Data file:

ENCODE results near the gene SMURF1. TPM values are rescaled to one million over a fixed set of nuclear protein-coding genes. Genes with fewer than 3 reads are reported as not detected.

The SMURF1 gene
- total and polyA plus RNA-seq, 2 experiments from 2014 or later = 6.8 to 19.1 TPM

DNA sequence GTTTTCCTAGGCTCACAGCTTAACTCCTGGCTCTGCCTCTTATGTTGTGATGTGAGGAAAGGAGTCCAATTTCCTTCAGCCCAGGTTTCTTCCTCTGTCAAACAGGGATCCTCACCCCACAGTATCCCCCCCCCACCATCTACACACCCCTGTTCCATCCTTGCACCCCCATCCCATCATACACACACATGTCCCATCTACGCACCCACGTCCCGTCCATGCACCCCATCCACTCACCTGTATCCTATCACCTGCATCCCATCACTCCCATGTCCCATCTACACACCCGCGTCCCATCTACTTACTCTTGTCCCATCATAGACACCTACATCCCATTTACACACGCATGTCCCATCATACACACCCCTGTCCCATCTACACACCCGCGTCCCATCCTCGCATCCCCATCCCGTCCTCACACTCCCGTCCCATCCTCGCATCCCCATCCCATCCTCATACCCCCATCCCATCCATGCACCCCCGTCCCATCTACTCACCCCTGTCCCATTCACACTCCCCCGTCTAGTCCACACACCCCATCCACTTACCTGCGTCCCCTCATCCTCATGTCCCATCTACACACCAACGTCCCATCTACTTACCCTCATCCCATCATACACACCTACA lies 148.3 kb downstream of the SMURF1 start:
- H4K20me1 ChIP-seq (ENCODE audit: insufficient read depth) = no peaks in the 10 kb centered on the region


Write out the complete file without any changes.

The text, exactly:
ENCODE results near the gene SMURF1. TPM values are rescaled to one million over a fixed set of nuclear protein-coding genes. Genes with fewer than 3 reads are reported as not detected.

The SMURF1 gene
- total and polyA plus RNA-seq, 2 experiments from 2014 or later = 6.8 to 19.1 TPM

DNA sequence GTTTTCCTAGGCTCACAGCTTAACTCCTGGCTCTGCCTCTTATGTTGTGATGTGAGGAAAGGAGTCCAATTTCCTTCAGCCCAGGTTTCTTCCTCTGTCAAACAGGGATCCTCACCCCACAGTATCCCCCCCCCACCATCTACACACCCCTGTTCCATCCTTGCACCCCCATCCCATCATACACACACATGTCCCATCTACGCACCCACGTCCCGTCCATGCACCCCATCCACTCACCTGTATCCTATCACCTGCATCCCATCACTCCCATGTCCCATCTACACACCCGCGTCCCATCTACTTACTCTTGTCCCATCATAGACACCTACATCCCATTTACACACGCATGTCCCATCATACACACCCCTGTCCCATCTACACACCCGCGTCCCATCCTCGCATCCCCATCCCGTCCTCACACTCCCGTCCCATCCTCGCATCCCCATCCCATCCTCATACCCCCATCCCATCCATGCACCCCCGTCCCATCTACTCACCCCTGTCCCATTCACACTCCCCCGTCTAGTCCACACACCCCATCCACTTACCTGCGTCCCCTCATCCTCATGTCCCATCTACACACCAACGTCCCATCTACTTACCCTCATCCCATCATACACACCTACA lies 148.3 kb downstream of the SMURF1 start:
- H4K20me1 ChIP-seq (ENCODE audit: insufficient read depth) = no peaks in the 10 kb centered on the region